There’s some interesting stuff going on at WePresent, the new content site from file-transfer company WeTransfer. It’s a nice form factor and content presentation and I like that the focus on spotlighting users of the service and what they create, not just the standard corporate blog. The story on The Drum that lead me to check it out starts off a little rough, though, using the phrase “bespoke editorial platform” with a straight face, something you should never do.
But one detail in the story did jump out at me: “Rob Alderson, WeTransfer’s editor-in-chief,…”
That’s right, it’s the job title that got my attention.
There are endless lists and guides telling you how to set up a content marketing program and many of them have great advice, even if few dive as deep as they need to. Over the years, though, I can’t say I’ve encountered more than a few that include how necessary it is to have an editor-in-chief, or at least someone acting in that role.
An editor-in-chief is more than just the program manager, they’re someone who’s responsible for balancing the program’s coverage. They are the keepers of guardians of the program’s voice and tone. Yes, they handle logistical operations but they’re also the ones at the end of the production and accoutability cycle, responsible for marshalling the rest of the team as well as the person with whom the buck finally stops.
This may seem like I’m splitting hairs, but I’m not. For years I referred to myself as the “editor-in-chief” of the client and agency publishing programs I managed because I was coming at the job not from a marketing perspective but from an editorial one. I wanted to make those programs enjoyable and valuable sources of information for the audience, not just ones that achieved X corporate goals.
The latter follows the form, I believe. If you want to motivate the audience you need to prove your commitment to serving them. That doesn’t mean you abandon all notions of what’s good for the publisher and simply give the people exactly what they want. That way lies madness and an editorial direction that winds up doing much more harm than good.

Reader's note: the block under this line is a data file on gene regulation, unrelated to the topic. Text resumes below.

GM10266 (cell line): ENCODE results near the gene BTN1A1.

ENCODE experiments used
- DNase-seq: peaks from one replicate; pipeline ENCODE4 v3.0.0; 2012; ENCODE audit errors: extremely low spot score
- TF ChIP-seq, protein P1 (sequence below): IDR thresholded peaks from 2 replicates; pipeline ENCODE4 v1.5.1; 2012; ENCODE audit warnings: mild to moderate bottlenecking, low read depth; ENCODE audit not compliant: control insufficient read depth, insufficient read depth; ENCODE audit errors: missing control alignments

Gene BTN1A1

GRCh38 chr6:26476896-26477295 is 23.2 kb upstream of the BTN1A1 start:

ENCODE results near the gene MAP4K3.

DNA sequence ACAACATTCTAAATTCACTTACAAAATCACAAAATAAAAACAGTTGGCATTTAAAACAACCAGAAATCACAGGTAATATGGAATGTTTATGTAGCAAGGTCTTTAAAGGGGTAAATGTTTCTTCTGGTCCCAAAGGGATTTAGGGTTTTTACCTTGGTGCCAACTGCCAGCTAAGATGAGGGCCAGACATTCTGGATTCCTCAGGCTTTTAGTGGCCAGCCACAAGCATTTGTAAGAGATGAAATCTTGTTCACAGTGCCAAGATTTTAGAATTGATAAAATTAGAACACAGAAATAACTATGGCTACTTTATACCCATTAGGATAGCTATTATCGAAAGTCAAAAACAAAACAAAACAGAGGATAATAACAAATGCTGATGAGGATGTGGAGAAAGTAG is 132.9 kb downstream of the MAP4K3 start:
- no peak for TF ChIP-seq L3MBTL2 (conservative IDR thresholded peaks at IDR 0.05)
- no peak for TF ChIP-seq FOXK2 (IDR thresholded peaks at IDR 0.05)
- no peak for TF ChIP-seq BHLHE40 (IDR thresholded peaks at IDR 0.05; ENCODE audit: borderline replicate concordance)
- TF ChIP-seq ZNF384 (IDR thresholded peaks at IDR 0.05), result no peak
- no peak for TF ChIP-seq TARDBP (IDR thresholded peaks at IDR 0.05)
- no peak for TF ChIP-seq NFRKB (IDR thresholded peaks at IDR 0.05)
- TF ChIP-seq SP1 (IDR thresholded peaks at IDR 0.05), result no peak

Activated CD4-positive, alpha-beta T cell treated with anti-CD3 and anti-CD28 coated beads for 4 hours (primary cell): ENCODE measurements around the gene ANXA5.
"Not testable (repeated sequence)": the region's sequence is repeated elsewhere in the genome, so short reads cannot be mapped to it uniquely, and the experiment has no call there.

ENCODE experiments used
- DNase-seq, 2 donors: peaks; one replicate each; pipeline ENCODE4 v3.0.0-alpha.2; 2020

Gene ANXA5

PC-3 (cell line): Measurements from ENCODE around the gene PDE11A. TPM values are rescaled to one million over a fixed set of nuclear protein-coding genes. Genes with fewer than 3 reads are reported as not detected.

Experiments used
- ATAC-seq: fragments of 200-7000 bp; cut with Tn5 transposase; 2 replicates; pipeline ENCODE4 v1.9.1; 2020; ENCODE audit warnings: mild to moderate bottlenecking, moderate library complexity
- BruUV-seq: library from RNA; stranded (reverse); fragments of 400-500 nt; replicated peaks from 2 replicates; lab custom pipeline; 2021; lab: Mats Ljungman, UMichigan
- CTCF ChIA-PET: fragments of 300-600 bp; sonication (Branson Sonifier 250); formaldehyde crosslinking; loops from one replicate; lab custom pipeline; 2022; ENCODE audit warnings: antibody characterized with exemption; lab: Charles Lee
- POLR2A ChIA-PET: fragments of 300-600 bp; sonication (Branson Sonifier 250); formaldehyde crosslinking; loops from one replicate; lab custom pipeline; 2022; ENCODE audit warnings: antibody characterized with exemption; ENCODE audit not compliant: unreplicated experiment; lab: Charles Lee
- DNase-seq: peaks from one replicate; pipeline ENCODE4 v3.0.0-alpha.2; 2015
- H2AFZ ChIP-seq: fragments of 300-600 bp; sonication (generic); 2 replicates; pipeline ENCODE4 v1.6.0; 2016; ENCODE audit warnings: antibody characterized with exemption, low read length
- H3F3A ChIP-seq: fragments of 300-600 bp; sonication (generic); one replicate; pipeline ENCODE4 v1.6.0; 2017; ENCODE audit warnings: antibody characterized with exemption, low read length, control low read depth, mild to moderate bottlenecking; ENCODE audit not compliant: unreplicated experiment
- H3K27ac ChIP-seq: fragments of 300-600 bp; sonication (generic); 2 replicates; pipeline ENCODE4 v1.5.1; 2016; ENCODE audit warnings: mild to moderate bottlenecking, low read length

Instead it means working to achieve corporate goals in a way that is best for the audience. It means sitting in a room and saying “I don’t think our readers/viewers are interested in that, but how about…” The goal isn’t to scuttle every idea, it’s to reshape it in a way that’s best for the image and perception of the publisher.
Examples of this mindset being applied are few and far between to say the least. I’ve rarely seen media stories or case studies from other programs that emphasize the “editorial” aspect and mention the importance of having someone overseeing it with that perspective. The industry immediately embraced “content” and didn’t mention how important it was that said content “be any good.”
If you’re considering how to take a corporate publishing program to the next level, find someone who sees the world through an editorial lens. That’s going to give you much different insights and direction for the program but, I’m willing to wager, will result in greater and more sustainable success on all fronts.
Chris Thilk is a freelance writer and content strategist who lives in the Chicago suburbs.